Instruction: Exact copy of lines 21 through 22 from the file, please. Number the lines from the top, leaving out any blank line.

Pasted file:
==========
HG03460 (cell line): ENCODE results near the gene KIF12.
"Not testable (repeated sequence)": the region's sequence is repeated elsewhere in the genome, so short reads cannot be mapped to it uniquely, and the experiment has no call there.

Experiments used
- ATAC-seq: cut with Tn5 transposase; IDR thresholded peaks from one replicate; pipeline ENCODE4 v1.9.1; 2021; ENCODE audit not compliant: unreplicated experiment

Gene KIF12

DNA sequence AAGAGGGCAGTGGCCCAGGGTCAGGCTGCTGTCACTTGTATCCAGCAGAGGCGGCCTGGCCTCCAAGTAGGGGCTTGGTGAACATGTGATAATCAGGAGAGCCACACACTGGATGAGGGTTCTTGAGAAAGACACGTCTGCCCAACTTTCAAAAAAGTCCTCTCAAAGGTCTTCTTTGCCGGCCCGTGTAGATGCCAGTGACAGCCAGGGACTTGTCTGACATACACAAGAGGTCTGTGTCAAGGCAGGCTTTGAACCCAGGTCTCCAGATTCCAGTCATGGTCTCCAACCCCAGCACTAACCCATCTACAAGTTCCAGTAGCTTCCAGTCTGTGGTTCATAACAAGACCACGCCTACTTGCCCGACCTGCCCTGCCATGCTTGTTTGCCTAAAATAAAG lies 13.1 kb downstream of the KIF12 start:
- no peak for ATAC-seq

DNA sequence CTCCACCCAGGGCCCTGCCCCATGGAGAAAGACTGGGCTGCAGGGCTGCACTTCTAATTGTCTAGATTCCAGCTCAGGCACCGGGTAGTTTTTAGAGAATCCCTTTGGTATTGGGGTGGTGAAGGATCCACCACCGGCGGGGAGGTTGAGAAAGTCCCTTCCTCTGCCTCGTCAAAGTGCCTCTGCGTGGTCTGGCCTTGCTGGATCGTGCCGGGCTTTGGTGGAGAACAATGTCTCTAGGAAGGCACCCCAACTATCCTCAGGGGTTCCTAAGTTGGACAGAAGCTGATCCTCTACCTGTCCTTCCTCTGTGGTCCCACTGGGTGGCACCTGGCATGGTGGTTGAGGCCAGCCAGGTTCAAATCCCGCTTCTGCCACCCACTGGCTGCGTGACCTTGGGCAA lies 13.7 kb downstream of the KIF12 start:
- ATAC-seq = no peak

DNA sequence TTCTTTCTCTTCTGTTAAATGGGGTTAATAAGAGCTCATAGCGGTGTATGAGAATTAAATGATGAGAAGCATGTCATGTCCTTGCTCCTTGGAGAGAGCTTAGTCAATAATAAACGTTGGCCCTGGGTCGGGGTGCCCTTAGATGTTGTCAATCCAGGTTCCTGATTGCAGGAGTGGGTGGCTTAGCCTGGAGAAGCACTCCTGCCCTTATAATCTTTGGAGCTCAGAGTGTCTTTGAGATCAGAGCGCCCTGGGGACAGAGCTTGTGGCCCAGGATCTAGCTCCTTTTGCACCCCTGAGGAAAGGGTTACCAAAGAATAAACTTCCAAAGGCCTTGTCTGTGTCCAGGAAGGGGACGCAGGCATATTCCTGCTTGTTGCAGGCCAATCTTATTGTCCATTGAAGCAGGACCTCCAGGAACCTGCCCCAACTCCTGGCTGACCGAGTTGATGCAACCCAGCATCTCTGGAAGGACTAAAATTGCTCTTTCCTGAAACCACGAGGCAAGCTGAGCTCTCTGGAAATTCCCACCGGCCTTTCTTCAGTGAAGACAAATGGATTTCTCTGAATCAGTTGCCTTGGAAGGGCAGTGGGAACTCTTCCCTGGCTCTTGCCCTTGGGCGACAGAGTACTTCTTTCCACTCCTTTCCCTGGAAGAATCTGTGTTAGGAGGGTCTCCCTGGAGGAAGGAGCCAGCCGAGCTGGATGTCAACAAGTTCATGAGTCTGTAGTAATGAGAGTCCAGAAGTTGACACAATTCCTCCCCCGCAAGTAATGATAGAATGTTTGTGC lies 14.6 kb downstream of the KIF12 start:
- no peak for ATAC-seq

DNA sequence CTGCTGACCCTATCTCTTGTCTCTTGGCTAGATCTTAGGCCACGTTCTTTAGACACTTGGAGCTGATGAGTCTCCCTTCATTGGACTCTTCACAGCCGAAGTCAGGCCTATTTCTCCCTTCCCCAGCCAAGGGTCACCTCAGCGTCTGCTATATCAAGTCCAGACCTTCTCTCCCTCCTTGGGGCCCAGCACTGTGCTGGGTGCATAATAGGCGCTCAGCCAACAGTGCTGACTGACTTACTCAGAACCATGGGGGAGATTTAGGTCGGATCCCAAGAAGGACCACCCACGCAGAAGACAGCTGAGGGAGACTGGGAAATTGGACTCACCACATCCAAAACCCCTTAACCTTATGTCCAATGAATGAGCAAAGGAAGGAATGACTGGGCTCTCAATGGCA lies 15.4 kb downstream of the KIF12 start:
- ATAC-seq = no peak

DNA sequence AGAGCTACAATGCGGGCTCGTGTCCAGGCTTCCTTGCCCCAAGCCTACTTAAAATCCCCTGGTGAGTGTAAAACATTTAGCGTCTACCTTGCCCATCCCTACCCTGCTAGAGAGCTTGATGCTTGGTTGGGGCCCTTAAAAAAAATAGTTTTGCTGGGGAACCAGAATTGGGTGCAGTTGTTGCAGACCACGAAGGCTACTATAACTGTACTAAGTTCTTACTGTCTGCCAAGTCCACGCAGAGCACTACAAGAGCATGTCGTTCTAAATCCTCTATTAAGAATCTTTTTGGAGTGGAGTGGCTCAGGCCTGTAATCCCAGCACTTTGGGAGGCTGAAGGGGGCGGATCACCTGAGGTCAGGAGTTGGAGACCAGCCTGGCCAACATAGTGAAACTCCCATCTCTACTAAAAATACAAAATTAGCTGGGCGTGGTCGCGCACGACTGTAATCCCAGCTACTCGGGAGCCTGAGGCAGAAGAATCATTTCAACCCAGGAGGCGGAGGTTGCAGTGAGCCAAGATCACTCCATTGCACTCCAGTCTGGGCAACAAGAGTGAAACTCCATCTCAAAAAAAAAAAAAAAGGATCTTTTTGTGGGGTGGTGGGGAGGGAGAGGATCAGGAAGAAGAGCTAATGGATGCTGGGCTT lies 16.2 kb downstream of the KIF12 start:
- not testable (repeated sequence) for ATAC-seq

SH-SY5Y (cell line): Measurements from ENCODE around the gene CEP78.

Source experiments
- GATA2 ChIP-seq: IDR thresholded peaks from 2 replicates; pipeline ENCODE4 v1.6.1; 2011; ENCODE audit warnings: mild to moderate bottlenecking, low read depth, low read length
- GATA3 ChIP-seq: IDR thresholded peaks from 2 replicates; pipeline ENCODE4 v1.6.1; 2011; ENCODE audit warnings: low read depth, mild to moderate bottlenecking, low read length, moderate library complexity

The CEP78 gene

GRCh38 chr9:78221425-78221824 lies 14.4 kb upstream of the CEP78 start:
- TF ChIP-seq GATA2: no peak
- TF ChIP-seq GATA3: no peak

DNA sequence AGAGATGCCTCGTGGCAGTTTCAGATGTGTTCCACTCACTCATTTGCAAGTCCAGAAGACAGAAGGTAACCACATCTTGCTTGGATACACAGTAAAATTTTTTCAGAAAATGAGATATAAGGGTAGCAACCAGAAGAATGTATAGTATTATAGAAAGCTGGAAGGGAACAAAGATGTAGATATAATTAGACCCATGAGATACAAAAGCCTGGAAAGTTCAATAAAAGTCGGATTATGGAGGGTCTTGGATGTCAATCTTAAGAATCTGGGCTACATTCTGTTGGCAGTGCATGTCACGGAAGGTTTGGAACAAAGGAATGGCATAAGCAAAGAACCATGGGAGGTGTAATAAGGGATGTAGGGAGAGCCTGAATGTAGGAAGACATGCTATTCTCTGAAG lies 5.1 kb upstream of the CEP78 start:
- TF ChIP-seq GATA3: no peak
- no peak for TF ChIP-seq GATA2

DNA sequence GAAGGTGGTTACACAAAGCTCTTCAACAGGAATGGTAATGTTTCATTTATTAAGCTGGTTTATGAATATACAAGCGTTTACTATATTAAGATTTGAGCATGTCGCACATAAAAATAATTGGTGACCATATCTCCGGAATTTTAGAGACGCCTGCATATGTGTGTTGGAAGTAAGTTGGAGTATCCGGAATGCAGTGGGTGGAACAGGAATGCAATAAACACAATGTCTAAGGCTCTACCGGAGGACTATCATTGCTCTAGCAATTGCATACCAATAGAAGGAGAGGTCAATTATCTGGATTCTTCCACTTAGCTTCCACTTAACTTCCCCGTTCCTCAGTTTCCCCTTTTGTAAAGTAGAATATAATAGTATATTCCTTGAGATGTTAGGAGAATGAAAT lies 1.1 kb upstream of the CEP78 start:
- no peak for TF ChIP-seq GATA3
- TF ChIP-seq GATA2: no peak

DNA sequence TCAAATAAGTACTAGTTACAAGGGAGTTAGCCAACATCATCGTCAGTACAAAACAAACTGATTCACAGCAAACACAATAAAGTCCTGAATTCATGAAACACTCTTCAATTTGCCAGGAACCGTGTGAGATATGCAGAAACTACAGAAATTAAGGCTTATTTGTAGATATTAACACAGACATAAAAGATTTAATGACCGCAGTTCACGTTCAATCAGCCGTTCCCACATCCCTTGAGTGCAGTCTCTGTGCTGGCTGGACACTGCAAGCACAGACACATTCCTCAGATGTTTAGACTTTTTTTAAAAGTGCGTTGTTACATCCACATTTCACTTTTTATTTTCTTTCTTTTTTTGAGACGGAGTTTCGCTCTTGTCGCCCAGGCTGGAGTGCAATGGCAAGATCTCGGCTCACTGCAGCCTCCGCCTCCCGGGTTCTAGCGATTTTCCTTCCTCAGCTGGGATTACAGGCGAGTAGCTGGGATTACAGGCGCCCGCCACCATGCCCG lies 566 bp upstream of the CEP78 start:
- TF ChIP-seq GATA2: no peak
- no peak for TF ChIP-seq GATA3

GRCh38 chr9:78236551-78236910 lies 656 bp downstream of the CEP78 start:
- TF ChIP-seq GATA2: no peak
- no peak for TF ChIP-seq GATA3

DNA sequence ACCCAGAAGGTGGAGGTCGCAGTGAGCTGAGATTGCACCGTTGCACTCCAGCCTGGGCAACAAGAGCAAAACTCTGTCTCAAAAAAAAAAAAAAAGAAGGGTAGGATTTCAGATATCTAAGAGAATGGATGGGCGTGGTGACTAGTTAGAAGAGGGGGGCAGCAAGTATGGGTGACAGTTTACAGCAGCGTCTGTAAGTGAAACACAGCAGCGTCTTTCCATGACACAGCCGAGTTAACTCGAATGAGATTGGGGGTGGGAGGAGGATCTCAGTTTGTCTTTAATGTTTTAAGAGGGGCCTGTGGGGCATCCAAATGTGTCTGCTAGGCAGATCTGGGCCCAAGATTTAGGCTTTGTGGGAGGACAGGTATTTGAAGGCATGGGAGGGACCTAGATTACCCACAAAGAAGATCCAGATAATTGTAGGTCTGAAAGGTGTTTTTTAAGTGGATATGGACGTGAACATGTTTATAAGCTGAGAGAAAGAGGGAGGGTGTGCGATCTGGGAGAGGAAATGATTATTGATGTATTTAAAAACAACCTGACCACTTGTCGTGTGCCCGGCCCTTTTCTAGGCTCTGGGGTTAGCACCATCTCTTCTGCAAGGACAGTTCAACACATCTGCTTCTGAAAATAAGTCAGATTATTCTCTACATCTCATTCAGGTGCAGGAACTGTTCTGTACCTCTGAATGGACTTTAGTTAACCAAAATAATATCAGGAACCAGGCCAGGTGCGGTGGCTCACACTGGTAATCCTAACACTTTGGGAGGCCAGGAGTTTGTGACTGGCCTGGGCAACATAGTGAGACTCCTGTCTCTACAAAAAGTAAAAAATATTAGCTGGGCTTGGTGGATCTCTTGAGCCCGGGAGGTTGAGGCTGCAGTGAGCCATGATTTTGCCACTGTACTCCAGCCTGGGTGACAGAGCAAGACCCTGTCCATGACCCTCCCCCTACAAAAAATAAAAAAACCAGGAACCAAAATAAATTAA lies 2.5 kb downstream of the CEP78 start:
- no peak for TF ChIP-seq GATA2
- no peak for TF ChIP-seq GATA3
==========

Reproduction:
GRCh38 chr9:78221425-78221824 lies 14.4 kb upstream of the CEP78 start:
- TF ChIP-seq GATA2: no peak